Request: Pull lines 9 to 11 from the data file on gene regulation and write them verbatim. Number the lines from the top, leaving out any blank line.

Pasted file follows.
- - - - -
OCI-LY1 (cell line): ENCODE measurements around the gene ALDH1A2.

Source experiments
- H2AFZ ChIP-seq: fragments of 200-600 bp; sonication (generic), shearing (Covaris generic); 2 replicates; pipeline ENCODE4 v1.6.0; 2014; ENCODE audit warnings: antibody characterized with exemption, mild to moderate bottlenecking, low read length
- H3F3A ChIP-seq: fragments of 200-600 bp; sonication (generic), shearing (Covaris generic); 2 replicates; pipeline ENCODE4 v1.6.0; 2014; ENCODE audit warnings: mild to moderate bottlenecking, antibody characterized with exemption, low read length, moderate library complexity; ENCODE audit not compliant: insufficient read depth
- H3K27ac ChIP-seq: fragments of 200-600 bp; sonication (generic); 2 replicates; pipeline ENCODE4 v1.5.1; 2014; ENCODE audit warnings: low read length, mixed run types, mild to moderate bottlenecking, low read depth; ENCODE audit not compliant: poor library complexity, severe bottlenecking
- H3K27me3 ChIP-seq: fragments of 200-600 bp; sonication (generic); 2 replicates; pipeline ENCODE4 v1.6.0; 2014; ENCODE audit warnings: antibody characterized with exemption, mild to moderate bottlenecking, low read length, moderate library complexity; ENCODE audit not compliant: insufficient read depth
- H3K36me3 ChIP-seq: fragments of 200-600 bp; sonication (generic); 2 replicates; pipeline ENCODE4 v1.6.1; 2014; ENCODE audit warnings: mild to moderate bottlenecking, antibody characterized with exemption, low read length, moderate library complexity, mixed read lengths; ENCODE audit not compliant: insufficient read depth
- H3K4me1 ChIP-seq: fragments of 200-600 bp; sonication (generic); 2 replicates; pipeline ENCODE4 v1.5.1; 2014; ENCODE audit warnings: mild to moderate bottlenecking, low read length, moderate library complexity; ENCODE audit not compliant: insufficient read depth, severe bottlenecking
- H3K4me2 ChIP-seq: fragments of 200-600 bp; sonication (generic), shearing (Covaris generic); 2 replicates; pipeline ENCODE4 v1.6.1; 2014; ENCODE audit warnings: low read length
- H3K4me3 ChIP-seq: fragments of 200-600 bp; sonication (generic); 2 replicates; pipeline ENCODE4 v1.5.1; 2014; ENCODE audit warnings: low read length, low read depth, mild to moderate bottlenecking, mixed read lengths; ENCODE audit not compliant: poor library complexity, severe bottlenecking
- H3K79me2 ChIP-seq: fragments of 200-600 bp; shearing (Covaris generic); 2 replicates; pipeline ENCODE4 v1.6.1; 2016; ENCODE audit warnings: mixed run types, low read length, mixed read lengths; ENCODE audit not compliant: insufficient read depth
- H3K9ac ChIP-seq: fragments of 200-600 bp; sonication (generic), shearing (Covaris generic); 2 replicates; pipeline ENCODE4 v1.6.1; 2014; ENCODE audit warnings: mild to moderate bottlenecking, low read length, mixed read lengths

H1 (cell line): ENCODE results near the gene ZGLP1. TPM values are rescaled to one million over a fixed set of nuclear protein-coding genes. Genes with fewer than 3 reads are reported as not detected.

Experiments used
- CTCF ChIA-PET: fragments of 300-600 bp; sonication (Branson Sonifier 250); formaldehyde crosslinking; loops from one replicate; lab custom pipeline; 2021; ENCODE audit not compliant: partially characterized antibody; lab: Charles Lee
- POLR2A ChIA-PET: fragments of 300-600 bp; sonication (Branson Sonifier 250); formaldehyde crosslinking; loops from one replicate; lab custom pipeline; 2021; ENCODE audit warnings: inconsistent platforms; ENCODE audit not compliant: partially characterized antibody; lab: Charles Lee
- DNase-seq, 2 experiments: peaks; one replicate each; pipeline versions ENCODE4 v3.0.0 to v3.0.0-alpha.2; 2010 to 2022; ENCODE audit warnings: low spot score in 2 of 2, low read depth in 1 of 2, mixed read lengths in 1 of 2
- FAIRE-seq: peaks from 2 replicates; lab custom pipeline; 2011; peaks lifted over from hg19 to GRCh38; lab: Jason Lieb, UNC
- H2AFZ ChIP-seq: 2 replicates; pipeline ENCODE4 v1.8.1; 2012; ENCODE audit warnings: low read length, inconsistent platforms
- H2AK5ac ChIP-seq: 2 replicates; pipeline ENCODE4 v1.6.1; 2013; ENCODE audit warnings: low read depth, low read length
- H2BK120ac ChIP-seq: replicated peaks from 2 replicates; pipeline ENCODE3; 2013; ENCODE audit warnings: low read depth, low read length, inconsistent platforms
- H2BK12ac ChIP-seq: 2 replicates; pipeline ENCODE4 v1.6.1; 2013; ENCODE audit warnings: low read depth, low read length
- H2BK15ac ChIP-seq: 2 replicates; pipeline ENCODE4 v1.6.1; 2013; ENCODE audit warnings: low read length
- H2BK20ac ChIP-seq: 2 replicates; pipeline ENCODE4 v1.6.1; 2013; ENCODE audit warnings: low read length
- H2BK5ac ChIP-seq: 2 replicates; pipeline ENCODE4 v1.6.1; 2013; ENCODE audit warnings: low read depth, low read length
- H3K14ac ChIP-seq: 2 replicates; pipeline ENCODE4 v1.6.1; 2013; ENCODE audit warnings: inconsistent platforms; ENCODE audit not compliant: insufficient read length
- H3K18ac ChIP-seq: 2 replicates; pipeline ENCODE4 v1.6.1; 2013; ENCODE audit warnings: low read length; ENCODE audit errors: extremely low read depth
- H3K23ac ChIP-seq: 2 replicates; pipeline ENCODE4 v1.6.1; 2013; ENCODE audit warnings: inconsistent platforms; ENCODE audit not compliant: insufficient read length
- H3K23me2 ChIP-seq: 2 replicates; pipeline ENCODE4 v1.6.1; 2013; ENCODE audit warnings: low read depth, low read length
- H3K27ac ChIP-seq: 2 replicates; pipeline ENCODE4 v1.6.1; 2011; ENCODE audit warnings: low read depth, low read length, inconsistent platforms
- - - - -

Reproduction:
- H3K4me2 ChIP-seq: fragments of 200-600 bp; sonication (generic), shearing (Covaris generic); 2 replicates; pipeline ENCODE4 v1.6.1; 2014; ENCODE audit warnings: low read length
- H3K4me3 ChIP-seq: fragments of 200-600 bp; sonication (generic); 2 replicates; pipeline ENCODE4 v1.5.1; 2014; ENCODE audit warnings: low read length, low read depth, mild to moderate bottlenecking, mixed read lengths; ENCODE audit not compliant: poor library complexity, severe bottlenecking
- H3K79me2 ChIP-seq: fragments of 200-600 bp; shearing (Covaris generic); 2 replicates; pipeline ENCODE4 v1.6.1; 2016; ENCODE audit warnings: mixed run types, low read length, mixed read lengths; ENCODE audit not compliant: insufficient read depth